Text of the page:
No, Humza Yousaf, Britain is not ‘Islamophobic’

His scare-mongering is totally at odds with the real experiences of British Muslims.

Rakib Ehsan

Rakib Ehsan

Topics Identity Politics UK

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Humza Yousaf may no longer be Scottish first minister, but he hasn’t changed much since stepping down. He is still eager to peddle the same identitarian rhetoric.

In a comment piece for the Guardian this week, Yousaf boasts about being the first Muslim leader of a Western democracy. Yet at the same time, he bemoans how ‘Islamophobia’ has ‘poisoned’ politics in both the UK and in continental Europe. He refers to the ‘mainstreaming’ of ‘anti-Muslim hatred’ in British politics and strikes parallels between this and the rise of right-wing populism in the latest European Parliament elections. Yousaf specifically refers to Marine Le Pen’s National Rally in France, the Alternative for Germany (AfD) and Geert Wilders’ Party for Freedom (PVV) in the Netherlands – all of which made huge gains with European voters earlier this month.

It is true that there have been several clumsy interventions recently by politicians in the UK when it comes to discussing British Muslims. Yousaf mentions each by name. Earlier this year, former home secretary Suella Braverman claimed that Islamists are now in control of Britain. Newly defected Reform UK MP Lee Anderson similarly accused London mayor Sadiq Khan of being in the pocket of Islamists. Finally, Anderson’s party leader, Nigel Farage, recently suggested in a Sky News interview that young Muslims do not ‘share British values’.

These comments may be both unpleasant and untrue, but Yousaf is fooling himself if he really believes the UK is blighted by racial unfairness and anti-Muslim prejudice. Yes, anti-Muslim bigotry certainly exists in the UK, but it is a gross over-exaggeration to suggest that a couple of off-colour comments by politicians equate to institutional discrimination. Life is by no means bad for British Muslims. And despite what Yousaf might think, Britain actually comes out significantly better on this score when compared with the rest of Europe.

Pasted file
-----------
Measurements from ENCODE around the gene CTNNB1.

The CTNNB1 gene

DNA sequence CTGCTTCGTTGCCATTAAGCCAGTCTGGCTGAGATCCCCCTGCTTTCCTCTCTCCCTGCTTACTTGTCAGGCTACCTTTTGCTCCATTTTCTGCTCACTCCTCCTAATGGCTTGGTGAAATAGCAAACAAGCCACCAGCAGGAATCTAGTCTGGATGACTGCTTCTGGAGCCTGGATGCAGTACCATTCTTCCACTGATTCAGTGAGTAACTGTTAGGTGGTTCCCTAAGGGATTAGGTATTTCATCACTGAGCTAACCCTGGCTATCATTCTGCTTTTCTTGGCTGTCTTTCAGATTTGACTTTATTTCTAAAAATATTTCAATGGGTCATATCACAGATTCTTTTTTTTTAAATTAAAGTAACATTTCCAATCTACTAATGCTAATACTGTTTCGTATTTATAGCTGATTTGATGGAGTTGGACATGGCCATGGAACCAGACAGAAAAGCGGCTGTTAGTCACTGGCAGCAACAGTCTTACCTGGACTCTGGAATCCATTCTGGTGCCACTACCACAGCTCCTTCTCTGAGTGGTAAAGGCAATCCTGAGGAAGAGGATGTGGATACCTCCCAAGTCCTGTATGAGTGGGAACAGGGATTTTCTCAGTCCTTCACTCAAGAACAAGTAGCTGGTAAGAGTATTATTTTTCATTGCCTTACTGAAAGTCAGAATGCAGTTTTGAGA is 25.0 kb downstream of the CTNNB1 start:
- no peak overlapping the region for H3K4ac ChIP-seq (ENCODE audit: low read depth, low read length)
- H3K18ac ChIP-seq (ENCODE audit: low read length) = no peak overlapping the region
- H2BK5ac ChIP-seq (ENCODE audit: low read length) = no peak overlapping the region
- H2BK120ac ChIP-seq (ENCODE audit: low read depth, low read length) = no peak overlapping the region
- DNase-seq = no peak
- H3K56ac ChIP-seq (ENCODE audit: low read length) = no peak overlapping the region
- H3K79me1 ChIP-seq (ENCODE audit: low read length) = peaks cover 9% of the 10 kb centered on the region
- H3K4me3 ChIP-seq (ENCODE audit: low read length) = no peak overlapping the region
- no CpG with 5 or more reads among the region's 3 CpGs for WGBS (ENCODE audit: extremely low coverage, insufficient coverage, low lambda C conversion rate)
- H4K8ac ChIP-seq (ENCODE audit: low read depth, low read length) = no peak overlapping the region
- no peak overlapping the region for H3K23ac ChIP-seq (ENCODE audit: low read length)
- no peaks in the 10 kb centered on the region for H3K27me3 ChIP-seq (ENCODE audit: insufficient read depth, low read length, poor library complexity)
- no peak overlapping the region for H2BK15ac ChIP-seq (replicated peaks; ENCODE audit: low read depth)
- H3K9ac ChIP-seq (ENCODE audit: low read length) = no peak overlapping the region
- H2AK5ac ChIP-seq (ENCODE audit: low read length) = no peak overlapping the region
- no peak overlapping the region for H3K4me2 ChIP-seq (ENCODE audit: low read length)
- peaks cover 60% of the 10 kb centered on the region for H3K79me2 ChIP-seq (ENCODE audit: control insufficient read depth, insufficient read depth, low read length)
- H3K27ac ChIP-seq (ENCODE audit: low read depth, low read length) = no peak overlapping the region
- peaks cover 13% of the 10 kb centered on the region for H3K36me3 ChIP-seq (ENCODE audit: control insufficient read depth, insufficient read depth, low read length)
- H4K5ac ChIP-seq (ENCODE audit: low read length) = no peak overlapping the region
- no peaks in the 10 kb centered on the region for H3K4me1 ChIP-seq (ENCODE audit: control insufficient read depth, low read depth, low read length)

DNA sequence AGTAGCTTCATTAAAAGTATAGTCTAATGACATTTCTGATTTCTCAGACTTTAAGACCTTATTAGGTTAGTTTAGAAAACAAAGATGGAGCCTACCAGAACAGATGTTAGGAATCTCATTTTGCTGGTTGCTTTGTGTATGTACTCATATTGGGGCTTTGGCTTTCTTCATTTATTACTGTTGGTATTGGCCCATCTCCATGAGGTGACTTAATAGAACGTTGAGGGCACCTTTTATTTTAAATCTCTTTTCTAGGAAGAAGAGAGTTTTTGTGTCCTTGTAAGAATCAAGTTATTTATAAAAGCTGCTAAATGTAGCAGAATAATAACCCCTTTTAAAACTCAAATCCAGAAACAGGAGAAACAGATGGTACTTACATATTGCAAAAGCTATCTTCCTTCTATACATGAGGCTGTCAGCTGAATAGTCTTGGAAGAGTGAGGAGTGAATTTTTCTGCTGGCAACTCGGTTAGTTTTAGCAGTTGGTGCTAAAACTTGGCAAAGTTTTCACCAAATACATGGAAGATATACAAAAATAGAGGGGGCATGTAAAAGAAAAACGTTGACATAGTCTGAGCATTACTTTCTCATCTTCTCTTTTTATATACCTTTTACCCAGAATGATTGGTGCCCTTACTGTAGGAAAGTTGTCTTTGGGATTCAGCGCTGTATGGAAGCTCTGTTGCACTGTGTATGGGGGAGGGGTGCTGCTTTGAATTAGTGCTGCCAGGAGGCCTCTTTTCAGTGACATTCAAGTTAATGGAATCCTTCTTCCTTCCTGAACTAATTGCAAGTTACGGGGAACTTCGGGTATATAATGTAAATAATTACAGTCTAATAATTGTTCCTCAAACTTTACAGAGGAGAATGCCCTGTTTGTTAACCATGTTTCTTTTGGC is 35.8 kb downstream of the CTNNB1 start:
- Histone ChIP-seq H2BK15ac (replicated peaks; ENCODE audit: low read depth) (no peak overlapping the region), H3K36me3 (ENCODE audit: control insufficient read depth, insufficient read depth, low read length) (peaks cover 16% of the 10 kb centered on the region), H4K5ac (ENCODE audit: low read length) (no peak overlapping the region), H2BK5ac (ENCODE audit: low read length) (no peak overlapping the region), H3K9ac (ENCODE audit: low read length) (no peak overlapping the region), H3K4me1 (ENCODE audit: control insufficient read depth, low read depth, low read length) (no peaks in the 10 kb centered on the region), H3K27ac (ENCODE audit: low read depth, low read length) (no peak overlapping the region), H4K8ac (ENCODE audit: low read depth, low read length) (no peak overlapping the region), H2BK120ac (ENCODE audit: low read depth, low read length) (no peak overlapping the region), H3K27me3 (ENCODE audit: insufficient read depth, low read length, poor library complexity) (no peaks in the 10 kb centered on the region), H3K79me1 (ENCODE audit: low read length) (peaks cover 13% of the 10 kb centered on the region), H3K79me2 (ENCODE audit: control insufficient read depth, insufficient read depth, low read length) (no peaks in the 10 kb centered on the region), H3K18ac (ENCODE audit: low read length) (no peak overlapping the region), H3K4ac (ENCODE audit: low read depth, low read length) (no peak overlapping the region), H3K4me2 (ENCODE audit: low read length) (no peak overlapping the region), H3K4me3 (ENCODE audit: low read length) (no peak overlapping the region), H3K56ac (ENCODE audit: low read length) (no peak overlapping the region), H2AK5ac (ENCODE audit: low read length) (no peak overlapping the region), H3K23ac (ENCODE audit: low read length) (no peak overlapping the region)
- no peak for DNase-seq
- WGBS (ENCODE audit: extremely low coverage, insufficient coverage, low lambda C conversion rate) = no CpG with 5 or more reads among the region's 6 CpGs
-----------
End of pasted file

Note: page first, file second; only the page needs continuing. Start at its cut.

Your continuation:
Unlike on the continent, the UK is far more tolerant when it comes to religious freedom. In France, a rigid model of secular republicanism means that ‘conspicuous’ religious symbols – including hijabs and abayas – are banned in public schools. Infamously, ‘burkinis’ are banned at beaches. Similar, albeit less severe, restrictions also exist in Germany. Such bans were introduced by mainstream parties – not by the right-wing populists Yousaf is warning about. Besides, the aim of these rules is to promote secularism, not to codify bigotry against Muslims.

The reality is that Britain is an objectively good place to live as a Muslim. It comfortably outperforms major EU member states when it comes to anti-discrimination protections on the grounds of race, ethnicity and religion. This is a country whose current monarch has openly praised Islamic contributions to history and whose government has committed over £117million to protecting mosques, Islamic faith schools and other Muslim sites. Far from being hostile to its Muslim populations, as Yousaf seems to imagine, the UK has largely welcomed them with open arms.

Just ask British Muslims themselves. A recent report by the Institute for the Impact of Faith in Life found that over four in five British Muslims believed that, when compared with other European countries, the UK is a better place for Muslims to practise their faith while being involved in wider public life. On the whole, British Muslims have an overwhelmingly positive view of the country they call home, seeing it as a place of opportunity and improvement.

For all its flaws, Britain is easily one of the best places in the world to live as a Muslim. It is a shame that so many of our most prominent Muslim political figures would rather be part of the ‘Islamophobia’ grievance industry than tell this simple truth.

Rakib Ehsan is the author of Beyond Grievance: What the Left Gets Wrong about Ethnic Minorities, which is available to order on Amazon.

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Topics Identity Politics UK


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